Looking Into Space With The Hubble Space Telescope

From the dawn of humankind to a mere 400 years ago, all that we knew about our universe came through observations with the naked eye. Then Galileo turned his telescope toward the heavens in 1610.

In the centuries that followed, telescopes grew in size and complexity and, of course, power. They were placed far from city lights and as far above the haze of the atmosphere as possible. Edwin Hubble, for whom the Hubble Telescope is named, used the largest telescope of his day in the 1920s at the Mt. Wilson Observatory near Pasadena, Calif., to discover galaxies beyond our own.

But according to our speaker on July 13, retired Lockheed Martin senior staff engineer Tom Styczynski, all that changed dramatically in April of 1990 when the Hubble Space Telescope was launched, marking the first significant advancement in astronomy since Galileo’s telescope.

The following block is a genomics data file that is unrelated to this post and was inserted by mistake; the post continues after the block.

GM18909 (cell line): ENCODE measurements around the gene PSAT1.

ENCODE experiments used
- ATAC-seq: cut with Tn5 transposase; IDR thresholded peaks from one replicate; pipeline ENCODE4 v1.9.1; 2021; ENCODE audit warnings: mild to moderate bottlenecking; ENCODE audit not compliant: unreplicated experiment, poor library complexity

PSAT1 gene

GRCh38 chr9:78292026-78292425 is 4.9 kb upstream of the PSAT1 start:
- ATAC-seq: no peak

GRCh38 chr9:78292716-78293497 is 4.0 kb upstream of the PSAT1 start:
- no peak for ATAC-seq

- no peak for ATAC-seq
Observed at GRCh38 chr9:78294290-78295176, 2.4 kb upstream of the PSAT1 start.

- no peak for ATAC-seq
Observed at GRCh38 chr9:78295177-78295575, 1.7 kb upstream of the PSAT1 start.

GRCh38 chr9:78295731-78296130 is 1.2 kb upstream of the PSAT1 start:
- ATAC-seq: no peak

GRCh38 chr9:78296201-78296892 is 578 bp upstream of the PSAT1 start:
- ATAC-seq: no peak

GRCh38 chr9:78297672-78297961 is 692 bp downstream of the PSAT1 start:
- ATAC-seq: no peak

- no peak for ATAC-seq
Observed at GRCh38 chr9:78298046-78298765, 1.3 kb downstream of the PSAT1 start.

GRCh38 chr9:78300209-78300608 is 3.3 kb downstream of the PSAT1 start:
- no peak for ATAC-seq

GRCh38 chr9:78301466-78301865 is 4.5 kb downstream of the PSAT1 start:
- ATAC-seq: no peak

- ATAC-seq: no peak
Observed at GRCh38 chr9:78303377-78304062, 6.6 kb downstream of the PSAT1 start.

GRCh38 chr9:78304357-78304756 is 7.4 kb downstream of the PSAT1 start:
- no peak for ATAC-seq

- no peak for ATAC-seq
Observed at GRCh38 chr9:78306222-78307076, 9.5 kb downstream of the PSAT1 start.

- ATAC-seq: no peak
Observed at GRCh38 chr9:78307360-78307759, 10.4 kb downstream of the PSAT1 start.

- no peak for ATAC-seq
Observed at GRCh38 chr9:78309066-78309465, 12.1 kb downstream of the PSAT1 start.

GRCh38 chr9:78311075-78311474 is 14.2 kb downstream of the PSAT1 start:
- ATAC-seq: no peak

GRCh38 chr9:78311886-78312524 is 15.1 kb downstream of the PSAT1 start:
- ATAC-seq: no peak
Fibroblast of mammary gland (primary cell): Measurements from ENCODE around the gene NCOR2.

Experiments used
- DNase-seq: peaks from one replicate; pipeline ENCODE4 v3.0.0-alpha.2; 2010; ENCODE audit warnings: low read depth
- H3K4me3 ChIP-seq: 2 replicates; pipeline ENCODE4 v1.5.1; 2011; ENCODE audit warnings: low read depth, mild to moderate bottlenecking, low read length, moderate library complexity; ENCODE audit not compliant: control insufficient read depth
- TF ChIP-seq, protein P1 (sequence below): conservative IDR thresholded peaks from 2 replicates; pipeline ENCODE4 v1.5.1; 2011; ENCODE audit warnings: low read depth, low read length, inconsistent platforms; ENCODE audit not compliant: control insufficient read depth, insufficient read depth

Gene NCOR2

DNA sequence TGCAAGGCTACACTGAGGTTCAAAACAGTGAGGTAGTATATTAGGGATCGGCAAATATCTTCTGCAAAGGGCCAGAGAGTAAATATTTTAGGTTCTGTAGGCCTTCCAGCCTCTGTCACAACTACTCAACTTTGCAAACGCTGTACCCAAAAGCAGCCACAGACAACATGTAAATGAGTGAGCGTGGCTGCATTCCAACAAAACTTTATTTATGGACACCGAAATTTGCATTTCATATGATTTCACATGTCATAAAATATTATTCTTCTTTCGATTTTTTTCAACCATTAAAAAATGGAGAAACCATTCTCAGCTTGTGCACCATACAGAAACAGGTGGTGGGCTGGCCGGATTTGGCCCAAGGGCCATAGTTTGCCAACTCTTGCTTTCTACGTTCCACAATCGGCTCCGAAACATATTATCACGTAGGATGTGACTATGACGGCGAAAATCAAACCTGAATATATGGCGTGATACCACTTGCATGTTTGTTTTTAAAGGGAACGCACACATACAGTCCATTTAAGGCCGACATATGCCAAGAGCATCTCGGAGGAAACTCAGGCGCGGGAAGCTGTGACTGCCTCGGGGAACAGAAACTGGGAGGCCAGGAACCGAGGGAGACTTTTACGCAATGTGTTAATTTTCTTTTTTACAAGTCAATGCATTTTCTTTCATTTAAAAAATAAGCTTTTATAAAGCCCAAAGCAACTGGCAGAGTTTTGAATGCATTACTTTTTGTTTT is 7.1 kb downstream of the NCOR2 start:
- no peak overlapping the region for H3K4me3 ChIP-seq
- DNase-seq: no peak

In a talk entitled The Hubble Telescope:  Insights From A Former Hubble Engineer, Styczynski provided Rotarians and guests with a detailed account of the long and complex development process of the telescope, and particularly of his own very important role, in what has turned out to be a very successful endeavor.  Styczynski was intimately involved in numerous ways during the 1980s and even after the launch before he went on to other projects.

The Hubble was the first major optical telescope to be placed in space, the ultimate mountaintop. Above the distortion of the atmosphere, far above rain clouds and light pollution, the Hubble has an unobstructed view of the universe. Scientists have used Hubble to observe the most distant stars and galaxies as well as the planets in our solar system.

And now, thanks to four servicing missions and more than 25 years of operation, our view of the universe and our place within it has never been the same.  The Hubble is expected to remain in service until the middle of the next decade.

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